Corn prices are way up, and cattle ranchers, dairymen and others who depend on the grain to feed their animals are pointing to corn ethanol as the culprit.
Prices are up, they say, because demand for corn used as a fuel source has skyrocketed.
The battle has once again found its way into the political realm, where efforts are under way at both the state and national levels to cut subsidies for the corn-based additive, which is blended into gasoline to help it burn more cleanly.
Last week, U.S. Sens. Dianne Feinstein, a California Democrat, and Tom Coburn, an Oklahoma Republican, introduced legislation that would eliminate a cash subsidy that gives oil refiners 45 cents for every gallon of ethanol they blend with gasoline.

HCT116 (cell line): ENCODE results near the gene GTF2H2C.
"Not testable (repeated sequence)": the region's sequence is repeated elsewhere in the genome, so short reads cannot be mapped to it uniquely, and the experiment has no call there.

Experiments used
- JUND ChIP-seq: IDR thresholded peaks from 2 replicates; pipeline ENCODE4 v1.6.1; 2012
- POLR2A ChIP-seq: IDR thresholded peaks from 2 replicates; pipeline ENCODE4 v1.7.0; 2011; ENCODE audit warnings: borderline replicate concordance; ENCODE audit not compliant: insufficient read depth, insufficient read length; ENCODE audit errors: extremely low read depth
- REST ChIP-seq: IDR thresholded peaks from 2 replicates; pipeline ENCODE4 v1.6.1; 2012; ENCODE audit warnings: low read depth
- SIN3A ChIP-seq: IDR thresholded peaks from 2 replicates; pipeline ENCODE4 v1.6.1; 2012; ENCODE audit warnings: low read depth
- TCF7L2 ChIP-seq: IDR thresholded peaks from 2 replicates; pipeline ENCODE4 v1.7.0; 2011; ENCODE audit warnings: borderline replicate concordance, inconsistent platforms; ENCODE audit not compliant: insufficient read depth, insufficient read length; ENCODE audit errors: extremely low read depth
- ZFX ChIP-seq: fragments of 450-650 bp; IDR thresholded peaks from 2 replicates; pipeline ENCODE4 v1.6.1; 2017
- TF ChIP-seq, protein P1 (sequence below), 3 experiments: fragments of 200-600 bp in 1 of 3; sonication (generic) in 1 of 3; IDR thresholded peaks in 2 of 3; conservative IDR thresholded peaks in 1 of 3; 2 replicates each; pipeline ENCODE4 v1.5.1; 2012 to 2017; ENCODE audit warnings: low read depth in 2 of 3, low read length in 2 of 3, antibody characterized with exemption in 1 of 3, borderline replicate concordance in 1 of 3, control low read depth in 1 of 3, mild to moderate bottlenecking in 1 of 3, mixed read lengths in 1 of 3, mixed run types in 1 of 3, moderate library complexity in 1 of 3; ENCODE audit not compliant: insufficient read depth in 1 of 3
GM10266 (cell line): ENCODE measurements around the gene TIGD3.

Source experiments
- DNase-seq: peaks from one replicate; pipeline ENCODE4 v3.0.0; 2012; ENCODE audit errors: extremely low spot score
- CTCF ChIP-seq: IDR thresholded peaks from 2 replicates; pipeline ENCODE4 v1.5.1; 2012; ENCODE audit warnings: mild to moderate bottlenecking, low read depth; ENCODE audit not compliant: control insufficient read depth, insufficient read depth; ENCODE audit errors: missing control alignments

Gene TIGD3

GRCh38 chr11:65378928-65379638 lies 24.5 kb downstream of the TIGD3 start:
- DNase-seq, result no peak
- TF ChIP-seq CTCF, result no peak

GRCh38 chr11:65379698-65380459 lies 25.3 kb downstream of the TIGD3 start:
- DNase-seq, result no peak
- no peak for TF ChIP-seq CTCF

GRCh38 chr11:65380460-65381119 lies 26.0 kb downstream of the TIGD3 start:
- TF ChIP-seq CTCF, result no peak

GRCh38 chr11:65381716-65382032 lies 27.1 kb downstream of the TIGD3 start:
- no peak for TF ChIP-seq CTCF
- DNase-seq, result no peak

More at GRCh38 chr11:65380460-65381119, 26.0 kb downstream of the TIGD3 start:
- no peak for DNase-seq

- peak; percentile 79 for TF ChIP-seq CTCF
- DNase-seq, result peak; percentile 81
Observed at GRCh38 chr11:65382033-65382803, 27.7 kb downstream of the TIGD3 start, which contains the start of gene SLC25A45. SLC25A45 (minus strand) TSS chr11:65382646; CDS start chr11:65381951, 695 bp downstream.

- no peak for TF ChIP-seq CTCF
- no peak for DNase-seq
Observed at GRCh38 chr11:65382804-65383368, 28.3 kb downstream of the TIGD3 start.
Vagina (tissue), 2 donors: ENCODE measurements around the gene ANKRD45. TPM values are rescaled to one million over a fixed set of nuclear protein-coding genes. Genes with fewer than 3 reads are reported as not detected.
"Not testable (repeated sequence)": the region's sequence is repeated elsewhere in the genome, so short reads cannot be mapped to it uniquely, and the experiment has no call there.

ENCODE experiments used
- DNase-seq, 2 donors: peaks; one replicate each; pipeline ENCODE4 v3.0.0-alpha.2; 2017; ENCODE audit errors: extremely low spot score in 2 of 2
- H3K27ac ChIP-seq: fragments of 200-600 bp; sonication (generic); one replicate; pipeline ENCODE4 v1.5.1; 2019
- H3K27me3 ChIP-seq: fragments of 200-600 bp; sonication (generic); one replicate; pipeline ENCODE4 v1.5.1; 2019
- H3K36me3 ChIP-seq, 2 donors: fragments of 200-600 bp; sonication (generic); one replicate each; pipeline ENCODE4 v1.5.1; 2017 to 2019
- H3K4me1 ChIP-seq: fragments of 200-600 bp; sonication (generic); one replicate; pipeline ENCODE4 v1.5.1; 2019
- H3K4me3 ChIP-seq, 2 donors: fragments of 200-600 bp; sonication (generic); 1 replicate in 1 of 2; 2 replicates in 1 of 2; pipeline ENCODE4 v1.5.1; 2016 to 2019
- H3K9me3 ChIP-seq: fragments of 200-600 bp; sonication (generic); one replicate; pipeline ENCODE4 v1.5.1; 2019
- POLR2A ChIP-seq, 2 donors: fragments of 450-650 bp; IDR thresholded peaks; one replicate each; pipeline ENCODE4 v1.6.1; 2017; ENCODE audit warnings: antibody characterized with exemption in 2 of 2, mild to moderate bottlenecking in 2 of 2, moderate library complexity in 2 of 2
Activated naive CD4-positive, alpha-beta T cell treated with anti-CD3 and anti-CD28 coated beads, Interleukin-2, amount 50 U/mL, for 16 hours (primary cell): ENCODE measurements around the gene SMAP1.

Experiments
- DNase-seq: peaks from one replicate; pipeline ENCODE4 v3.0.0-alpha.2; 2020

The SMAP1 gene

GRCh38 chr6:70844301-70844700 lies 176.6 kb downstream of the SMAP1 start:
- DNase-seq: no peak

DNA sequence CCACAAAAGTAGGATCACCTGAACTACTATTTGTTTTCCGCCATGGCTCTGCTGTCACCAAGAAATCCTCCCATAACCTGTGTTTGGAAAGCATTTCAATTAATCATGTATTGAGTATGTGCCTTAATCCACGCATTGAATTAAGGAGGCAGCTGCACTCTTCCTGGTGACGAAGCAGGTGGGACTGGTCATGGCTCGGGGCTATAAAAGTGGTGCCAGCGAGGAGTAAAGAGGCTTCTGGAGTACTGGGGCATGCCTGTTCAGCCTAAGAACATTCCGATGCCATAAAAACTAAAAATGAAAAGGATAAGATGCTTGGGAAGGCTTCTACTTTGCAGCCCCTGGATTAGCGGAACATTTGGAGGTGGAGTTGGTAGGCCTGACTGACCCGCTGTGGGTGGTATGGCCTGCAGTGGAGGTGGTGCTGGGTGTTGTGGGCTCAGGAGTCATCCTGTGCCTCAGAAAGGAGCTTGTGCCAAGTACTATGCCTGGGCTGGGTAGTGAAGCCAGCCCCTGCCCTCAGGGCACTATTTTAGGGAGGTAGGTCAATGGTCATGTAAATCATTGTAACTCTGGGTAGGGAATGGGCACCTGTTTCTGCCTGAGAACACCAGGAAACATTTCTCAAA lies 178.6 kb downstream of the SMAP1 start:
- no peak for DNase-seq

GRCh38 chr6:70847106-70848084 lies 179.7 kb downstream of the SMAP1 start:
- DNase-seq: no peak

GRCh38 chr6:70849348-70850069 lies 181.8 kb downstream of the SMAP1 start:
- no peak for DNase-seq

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At the same time, a bill proposed by Assembly Member David Valadao, R-Hanford, that would have eliminated state funding for ethanol derived from corn was defeated in a state legislative committee. Valadao has vowed to bring the bill back in the near future.
Riverdale dairy operator Jamie Bledsoe said corn ethanol is hurting business, which in turn costs jobs and, ultimately, hurts consumers who pay higher prices.
In 2003, he paid $96 a ton for rolled corn to feed his cows. Today, he is paying $320 a ton.
"They are basically turning food into fuel, and it is being subsidized by the government," Bledsoe said. "I feel like I am competing against Uncle Sam for my corn."
But ethanol producers dispute being cast as villain in this economic drama.
Fresno resident Bill Jones, the former California Secretary of State who is chairman of the board for Pacific Ethanol, said corn ethanol has helped keep gas prices down. He also said it is a vital product that will help wean America off its oil dependence while a new generation of non-corn ethanol is developed.
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